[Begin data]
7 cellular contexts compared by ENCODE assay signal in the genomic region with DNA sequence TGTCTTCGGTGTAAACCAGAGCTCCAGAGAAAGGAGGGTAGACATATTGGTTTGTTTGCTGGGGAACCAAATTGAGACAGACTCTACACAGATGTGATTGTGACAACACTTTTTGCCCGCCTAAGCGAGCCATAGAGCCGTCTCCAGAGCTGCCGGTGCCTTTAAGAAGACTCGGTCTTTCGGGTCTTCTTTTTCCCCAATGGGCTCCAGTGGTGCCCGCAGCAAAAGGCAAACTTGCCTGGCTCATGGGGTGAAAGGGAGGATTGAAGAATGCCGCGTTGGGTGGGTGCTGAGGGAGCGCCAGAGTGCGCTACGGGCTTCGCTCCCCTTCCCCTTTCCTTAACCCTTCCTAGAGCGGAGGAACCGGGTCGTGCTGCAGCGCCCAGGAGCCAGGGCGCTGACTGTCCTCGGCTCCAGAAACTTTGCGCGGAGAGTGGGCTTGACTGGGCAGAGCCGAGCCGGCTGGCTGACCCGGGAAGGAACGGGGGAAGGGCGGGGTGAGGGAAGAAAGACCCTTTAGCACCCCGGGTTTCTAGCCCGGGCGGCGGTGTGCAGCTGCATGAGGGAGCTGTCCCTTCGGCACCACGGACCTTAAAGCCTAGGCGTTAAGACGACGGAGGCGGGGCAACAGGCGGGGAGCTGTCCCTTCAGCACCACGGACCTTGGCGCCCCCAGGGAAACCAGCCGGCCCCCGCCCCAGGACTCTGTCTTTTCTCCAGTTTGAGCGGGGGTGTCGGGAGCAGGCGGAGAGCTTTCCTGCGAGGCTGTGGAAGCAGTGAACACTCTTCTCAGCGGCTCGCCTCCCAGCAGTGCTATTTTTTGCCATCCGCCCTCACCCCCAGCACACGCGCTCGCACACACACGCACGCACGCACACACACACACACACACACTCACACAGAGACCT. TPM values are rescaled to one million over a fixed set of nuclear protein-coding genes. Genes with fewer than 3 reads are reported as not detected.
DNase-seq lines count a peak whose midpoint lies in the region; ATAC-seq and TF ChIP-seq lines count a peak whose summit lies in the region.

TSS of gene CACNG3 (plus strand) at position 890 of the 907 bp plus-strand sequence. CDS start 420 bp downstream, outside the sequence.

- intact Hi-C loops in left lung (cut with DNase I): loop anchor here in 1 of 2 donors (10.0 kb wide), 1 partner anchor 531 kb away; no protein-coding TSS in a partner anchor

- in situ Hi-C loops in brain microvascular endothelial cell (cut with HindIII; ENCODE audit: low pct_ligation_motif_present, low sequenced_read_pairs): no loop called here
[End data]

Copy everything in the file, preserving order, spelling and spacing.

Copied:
7 cellular contexts compared by ENCODE assay signal in the genomic region with DNA sequence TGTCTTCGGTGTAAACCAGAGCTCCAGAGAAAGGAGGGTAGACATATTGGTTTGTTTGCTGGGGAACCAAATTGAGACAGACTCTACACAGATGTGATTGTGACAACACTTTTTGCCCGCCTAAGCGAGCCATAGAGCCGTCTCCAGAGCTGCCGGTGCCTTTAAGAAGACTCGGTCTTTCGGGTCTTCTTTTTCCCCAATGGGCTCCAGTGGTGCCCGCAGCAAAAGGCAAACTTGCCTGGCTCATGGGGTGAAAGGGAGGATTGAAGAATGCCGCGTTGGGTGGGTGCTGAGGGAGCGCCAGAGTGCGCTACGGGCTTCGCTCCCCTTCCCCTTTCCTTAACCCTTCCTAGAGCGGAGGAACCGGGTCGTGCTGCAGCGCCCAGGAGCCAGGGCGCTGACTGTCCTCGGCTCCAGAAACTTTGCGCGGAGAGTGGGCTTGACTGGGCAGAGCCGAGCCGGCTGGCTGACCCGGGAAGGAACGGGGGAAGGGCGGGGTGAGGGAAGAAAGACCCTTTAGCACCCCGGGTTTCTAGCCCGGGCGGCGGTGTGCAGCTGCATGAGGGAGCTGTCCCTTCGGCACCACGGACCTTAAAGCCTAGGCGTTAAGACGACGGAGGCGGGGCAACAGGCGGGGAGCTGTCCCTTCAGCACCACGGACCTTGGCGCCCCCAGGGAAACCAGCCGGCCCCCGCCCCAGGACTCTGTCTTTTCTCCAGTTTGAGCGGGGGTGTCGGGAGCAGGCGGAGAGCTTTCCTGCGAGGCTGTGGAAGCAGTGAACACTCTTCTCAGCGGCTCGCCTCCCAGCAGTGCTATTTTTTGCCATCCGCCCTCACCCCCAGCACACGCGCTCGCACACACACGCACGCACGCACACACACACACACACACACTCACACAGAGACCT. TPM values are rescaled to one million over a fixed set of nuclear protein-coding genes. Genes with fewer than 3 reads are reported as not detected.
DNase-seq lines count a peak whose midpoint lies in the region; ATAC-seq and TF ChIP-seq lines count a peak whose summit lies in the region.

TSS of gene CACNG3 (plus strand) at position 890 of the 907 bp plus-strand sequence. CDS start 420 bp downstream, outside the sequence.

- intact Hi-C loops in left lung (cut with DNase I): loop anchor here in 1 of 2 donors (10.0 kb wide), 1 partner anchor 531 kb away; no protein-coding TSS in a partner anchor

- in situ Hi-C loops in brain microvascular endothelial cell (cut with HindIII; ENCODE audit: low pct_ligation_motif_present, low sequenced_read_pairs): no loop called here